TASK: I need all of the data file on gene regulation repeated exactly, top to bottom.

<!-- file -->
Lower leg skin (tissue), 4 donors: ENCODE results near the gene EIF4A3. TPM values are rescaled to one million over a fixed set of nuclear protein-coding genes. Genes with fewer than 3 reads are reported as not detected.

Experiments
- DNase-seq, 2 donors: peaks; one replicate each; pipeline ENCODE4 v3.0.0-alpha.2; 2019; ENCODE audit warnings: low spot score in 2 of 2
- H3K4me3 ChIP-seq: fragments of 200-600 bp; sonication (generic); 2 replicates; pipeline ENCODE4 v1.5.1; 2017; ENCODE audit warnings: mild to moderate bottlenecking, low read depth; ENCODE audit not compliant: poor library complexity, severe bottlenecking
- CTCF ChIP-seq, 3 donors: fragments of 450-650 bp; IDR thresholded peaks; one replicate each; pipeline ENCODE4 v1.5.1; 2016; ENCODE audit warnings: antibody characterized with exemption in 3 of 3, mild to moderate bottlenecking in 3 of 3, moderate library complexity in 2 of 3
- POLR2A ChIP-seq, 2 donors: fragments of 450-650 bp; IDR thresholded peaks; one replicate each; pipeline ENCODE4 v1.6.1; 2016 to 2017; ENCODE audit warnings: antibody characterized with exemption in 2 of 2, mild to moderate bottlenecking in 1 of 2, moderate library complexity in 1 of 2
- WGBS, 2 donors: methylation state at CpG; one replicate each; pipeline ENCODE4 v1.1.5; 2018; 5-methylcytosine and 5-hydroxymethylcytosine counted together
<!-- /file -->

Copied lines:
Lower leg skin (tissue), 4 donors: ENCODE results near the gene EIF4A3. TPM values are rescaled to one million over a fixed set of nuclear protein-coding genes. Genes with fewer than 3 reads are reported as not detected.

Experiments
- DNase-seq, 2 donors: peaks; one replicate each; pipeline ENCODE4 v3.0.0-alpha.2; 2019; ENCODE audit warnings: low spot score in 2 of 2
- H3K4me3 ChIP-seq: fragments of 200-600 bp; sonication (generic); 2 replicates; pipeline ENCODE4 v1.5.1; 2017; ENCODE audit warnings: mild to moderate bottlenecking, low read depth; ENCODE audit not compliant: poor library complexity, severe bottlenecking
- CTCF ChIP-seq, 3 donors: fragments of 450-650 bp; IDR thresholded peaks; one replicate each; pipeline ENCODE4 v1.5.1; 2016; ENCODE audit warnings: antibody characterized with exemption in 3 of 3, mild to moderate bottlenecking in 3 of 3, moderate library complexity in 2 of 3
- POLR2A ChIP-seq, 2 donors: fragments of 450-650 bp; IDR thresholded peaks; one replicate each; pipeline ENCODE4 v1.6.1; 2016 to 2017; ENCODE audit warnings: antibody characterized with exemption in 2 of 2, mild to moderate bottlenecking in 1 of 2, moderate library complexity in 1 of 2
- WGBS, 2 donors: methylation state at CpG; one replicate each; pipeline ENCODE4 v1.1.5; 2018; 5-methylcytosine and 5-hydroxymethylcytosine counted together